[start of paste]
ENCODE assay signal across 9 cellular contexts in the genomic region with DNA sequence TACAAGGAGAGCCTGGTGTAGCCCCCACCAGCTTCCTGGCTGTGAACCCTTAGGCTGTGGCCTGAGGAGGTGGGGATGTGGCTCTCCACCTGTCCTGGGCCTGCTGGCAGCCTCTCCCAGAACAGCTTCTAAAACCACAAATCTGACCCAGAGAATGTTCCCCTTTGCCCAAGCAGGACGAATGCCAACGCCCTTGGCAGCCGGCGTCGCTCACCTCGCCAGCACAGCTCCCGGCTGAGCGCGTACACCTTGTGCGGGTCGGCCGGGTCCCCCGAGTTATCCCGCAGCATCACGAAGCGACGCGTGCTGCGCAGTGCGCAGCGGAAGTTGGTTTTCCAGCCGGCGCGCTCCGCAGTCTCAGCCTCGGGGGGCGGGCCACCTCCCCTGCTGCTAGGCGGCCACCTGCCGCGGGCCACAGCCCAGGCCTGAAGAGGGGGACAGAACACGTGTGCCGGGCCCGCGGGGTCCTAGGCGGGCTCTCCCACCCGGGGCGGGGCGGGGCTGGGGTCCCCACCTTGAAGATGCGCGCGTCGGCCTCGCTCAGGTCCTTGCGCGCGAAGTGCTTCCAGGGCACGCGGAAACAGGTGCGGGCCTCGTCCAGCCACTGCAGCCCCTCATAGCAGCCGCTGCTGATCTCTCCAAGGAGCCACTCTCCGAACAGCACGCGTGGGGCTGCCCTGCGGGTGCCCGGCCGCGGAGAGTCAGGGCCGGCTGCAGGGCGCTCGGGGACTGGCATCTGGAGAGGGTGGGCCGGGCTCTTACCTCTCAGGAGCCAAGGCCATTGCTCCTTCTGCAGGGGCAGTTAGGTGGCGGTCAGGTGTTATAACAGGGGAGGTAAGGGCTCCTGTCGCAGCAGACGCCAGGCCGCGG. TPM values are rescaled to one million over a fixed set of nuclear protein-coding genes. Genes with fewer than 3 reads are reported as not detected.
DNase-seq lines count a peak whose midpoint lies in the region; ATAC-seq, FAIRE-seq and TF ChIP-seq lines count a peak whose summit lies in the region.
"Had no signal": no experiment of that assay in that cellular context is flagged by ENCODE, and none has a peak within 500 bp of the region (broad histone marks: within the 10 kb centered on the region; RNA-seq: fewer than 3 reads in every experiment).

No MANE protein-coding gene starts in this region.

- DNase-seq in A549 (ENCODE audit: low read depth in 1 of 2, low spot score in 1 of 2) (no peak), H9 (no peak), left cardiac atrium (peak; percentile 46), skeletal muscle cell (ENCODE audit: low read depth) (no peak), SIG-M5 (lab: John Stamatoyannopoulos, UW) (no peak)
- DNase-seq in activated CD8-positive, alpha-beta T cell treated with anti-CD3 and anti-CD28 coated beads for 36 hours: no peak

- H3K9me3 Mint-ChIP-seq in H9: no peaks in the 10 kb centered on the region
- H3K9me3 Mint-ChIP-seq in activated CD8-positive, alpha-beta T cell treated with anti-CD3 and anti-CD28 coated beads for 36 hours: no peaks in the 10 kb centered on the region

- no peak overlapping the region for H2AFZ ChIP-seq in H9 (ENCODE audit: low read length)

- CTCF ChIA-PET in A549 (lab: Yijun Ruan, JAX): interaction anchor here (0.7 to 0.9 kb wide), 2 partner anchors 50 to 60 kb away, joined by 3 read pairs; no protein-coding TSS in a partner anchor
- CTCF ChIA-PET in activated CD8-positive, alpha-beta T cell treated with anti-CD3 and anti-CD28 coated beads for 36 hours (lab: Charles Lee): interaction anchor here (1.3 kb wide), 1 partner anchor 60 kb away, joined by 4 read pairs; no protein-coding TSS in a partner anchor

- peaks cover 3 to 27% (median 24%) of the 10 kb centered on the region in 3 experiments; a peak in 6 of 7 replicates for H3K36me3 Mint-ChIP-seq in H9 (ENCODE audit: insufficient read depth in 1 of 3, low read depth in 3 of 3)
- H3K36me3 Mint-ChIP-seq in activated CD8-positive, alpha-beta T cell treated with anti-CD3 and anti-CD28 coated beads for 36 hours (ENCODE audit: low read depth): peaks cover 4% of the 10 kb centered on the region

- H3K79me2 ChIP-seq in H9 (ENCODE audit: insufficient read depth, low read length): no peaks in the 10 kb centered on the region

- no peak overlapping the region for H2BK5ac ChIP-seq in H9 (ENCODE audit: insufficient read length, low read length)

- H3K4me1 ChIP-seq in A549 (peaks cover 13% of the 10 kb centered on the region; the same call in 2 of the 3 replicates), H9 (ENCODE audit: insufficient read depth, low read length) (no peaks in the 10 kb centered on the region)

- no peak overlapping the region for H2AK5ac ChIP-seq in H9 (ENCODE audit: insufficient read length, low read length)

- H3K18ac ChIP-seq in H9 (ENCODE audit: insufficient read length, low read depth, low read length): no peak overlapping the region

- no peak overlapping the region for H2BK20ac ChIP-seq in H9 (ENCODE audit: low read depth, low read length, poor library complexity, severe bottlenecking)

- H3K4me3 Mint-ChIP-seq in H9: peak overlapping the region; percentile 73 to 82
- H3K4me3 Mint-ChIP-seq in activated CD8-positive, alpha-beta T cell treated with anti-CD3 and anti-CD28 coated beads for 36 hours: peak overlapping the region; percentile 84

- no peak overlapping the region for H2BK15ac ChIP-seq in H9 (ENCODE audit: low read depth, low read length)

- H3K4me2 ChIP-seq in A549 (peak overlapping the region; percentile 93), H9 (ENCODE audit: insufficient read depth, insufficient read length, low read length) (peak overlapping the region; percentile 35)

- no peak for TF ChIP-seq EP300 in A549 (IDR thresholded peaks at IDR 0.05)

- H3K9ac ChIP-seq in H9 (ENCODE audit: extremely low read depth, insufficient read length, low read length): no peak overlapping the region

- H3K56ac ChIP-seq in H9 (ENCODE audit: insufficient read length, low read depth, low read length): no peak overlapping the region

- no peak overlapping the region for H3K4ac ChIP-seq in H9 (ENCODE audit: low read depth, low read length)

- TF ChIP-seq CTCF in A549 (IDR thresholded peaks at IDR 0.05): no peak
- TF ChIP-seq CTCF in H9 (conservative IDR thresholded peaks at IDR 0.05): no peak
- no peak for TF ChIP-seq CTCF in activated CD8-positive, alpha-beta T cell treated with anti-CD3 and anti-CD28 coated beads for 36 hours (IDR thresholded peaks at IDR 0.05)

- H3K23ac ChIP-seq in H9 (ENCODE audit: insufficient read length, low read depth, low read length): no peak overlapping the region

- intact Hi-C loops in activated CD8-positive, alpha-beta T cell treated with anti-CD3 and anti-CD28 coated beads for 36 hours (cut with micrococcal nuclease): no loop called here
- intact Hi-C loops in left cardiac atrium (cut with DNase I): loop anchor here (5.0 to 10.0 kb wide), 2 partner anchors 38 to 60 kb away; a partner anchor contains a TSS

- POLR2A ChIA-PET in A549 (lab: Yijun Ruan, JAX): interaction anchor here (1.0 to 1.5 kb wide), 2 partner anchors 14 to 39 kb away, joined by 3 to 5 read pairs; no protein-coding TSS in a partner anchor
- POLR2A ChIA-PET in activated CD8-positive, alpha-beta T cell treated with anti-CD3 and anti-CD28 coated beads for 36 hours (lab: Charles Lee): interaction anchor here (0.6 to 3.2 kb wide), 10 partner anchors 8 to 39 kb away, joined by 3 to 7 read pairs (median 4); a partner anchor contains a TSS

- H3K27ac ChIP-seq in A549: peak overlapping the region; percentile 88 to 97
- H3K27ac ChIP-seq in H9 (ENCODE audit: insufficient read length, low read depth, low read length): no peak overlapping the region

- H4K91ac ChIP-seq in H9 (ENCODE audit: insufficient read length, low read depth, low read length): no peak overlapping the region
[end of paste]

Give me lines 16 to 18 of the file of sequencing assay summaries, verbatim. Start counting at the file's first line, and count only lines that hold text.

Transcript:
- H3K4me1 ChIP-seq in A549 (peaks cover 13% of the 10 kb centered on the region; the same call in 2 of the 3 replicates), H9 (ENCODE audit: insufficient read depth, low read length) (no peaks in the 10 kb centered on the region)

- no peak overlapping the region for H2AK5ac ChIP-seq in H9 (ENCODE audit: insufficient read length, low read length)

- H3K18ac ChIP-seq in H9 (ENCODE audit: insufficient read length, low read depth, low read length): no peak overlapping the region